Alexander Zakharchenko, the leader of Russian-backed separatists of the self-proclaimed Donetsk People’s Republic was killed on Friday in a blast at a cafe in downtown Donetsk.
The official media arm of the unrecognized republic confirmed Zakharchenko’s death — along with injuries to at least one other rebel government official — in an explosion it labeled a “terrorist attack.”
The assassination, the latest in a series against prominent pro-Russian rebels fighting in east Ukraine, risked reigniting already simmering tensions between Russia and Ukraine over the fate of a region that has emerged as a key flashpoint in the war in the Donbass.
Russian President Vladimir Putin quickly issued a statement to the Kremlin website expressing condolences over the loss and denouncing the assassination saying it was an attempt to further derail stalled international peace talks aimed at ending a conflict that has killed over 10,000 since it began in 2014.
“It is the latest proof: those who have chosen the path of terror, violence, (and) fear do not want to seek a peaceful, political solution to the conflict,” said the Russian leader.
“Instead, they put a dangerous bet on the destabilization of the situation, in order to put the people of Donbass on their knees. And that will never happen,” added Putin.
A statement by Russia’s Foreign Ministry went further — placing blame for the assassination directly on the Ukrainian government in Kyiv.
Ukrainian officials, in turn, said rebel infighting was to blame for the attack, while not ruling out a possible Kremlin motive.
“We don’t exclude attempts by Russian special services to rid themselves of a rather odious figure,” said Igor Guskov, the head of the Ukrainian Security Forces, suggesting Zakharchenko may have crossed Russian interests in the region.
Zakharchenko was a key figure from the beginning of pro-Russian rebels’ push for independence in the Donbass — a movement launched in the wake of Russia’s annexation of the Crimean peninsula from Ukraine in 2014.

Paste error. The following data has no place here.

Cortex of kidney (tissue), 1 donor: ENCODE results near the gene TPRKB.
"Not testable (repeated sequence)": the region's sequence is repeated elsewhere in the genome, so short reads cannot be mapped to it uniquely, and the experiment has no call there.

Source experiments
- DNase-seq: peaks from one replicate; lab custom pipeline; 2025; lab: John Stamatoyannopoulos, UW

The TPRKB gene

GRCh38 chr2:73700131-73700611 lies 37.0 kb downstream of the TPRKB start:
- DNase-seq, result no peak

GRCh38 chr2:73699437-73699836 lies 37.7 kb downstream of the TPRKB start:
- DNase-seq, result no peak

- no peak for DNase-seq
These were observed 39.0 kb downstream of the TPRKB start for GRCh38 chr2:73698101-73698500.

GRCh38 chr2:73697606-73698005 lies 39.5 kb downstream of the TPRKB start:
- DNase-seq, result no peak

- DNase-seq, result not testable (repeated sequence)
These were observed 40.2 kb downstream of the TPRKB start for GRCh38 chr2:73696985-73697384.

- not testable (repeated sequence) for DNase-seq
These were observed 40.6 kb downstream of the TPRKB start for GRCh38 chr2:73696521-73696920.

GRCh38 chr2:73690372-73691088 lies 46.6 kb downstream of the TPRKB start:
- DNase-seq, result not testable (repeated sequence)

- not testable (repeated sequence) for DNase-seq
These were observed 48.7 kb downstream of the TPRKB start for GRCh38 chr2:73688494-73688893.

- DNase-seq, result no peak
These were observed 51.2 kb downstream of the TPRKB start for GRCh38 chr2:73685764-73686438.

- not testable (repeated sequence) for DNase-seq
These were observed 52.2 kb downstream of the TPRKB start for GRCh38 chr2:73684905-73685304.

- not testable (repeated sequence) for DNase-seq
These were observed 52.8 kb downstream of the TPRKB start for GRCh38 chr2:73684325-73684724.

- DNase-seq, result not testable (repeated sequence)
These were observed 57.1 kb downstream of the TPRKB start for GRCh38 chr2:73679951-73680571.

He assumed the leadership post in April of 2014 — taking over the prime minister’s post from Alexander Borodai, a political operator from Moscow whose role in the Donetsk uprising seemed only underscore suspicions of Kremlin involvement, if not direct sponsorship.
“Crimea and the Donbass were part of Ukraine and now they’re both de facto no longer part of the Ukrainian state,” said Borodai, in an interview in Moscow earlier this year.
“The Donbass … ultimately, it will become part of Russia,” warned Borodai.
Moscow, however, insists it has no role in the Ukrainian conflict — describing Russian fighters involved in the war as merely passionate “volunteers” eager to defend the rights of Russian speakers following a street revolution that saw the overthrow of a pro-Russian government in Kyiv in February 2014.
While the Kremlin has repeatedly called the Kyiv revolution a “fascist junta,” it has slowly distanced itself from rebels’ calls to formally recognize the republic amid a raft of western sanctions issued over Russia’s actions in the region.
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